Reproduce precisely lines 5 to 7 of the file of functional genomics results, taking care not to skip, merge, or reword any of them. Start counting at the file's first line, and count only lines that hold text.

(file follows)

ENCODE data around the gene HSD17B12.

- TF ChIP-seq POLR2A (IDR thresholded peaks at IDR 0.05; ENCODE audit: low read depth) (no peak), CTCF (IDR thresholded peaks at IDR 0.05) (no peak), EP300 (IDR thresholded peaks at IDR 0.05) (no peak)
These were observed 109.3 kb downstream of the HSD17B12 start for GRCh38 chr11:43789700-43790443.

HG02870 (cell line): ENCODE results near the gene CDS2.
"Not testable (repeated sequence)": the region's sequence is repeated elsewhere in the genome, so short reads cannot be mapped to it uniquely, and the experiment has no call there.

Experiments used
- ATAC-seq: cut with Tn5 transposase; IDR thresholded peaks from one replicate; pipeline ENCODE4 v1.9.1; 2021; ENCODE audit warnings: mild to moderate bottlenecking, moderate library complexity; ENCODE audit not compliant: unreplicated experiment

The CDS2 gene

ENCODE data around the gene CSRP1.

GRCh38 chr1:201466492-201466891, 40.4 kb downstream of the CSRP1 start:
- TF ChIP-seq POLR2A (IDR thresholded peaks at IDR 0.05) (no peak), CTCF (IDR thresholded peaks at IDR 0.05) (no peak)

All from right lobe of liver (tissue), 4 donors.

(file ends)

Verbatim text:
"Not testable (repeated sequence)": the region's sequence is repeated elsewhere in the genome, so short reads cannot be mapped to it uniquely, and the experiment has no call there.

Experiments used
- ATAC-seq: cut with Tn5 transposase; IDR thresholded peaks from one replicate; pipeline ENCODE4 v1.9.1; 2021; ENCODE audit warnings: mild to moderate bottlenecking, moderate library complexity; ENCODE audit not compliant: unreplicated experiment